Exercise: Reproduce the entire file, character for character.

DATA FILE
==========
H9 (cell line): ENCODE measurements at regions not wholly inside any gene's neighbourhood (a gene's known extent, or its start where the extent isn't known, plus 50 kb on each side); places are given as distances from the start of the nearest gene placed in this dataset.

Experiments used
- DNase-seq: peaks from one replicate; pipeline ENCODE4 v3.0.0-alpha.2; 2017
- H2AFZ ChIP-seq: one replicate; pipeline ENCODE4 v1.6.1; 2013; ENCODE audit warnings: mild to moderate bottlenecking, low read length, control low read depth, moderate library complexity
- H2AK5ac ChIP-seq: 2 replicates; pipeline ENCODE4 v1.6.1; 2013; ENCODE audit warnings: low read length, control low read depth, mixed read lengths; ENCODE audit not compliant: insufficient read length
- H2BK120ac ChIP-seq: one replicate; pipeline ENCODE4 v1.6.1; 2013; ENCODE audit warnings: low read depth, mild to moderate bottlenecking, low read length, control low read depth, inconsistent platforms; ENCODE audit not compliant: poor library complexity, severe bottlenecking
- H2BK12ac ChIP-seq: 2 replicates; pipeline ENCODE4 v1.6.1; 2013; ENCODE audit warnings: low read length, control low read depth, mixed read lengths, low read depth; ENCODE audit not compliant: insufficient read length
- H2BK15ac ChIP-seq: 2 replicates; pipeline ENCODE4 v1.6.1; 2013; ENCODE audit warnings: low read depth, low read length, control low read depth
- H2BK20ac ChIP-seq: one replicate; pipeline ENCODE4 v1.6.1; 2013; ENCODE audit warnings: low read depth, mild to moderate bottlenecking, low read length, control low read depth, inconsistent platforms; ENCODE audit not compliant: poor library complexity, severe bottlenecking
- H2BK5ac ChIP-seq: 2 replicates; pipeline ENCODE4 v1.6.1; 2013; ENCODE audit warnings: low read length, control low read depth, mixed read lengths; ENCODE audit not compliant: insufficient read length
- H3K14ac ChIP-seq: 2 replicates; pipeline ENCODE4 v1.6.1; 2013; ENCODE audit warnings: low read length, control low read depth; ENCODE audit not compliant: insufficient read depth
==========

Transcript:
H9 (cell line): ENCODE measurements at regions not wholly inside any gene's neighbourhood (a gene's known extent, or its start where the extent isn't known, plus 50 kb on each side); places are given as distances from the start of the nearest gene placed in this dataset.

Experiments used
- DNase-seq: peaks from one replicate; pipeline ENCODE4 v3.0.0-alpha.2; 2017
- H2AFZ ChIP-seq: one replicate; pipeline ENCODE4 v1.6.1; 2013; ENCODE audit warnings: mild to moderate bottlenecking, low read length, control low read depth, moderate library complexity
- H2AK5ac ChIP-seq: 2 replicates; pipeline ENCODE4 v1.6.1; 2013; ENCODE audit warnings: low read length, control low read depth, mixed read lengths; ENCODE audit not compliant: insufficient read length
- H2BK120ac ChIP-seq: one replicate; pipeline ENCODE4 v1.6.1; 2013; ENCODE audit warnings: low read depth, mild to moderate bottlenecking, low read length, control low read depth, inconsistent platforms; ENCODE audit not compliant: poor library complexity, severe bottlenecking
- H2BK12ac ChIP-seq: 2 replicates; pipeline ENCODE4 v1.6.1; 2013; ENCODE audit warnings: low read length, control low read depth, mixed read lengths, low read depth; ENCODE audit not compliant: insufficient read length
- H2BK15ac ChIP-seq: 2 replicates; pipeline ENCODE4 v1.6.1; 2013; ENCODE audit warnings: low read depth, low read length, control low read depth
- H2BK20ac ChIP-seq: one replicate; pipeline ENCODE4 v1.6.1; 2013; ENCODE audit warnings: low read depth, mild to moderate bottlenecking, low read length, control low read depth, inconsistent platforms; ENCODE audit not compliant: poor library complexity, severe bottlenecking
- H2BK5ac ChIP-seq: 2 replicates; pipeline ENCODE4 v1.6.1; 2013; ENCODE audit warnings: low read length, control low read depth, mixed read lengths; ENCODE audit not compliant: insufficient read length
- H3K14ac ChIP-seq: 2 replicates; pipeline ENCODE4 v1.6.1; 2013; ENCODE audit warnings: low read length, control low read depth; ENCODE audit not compliant: insufficient read depth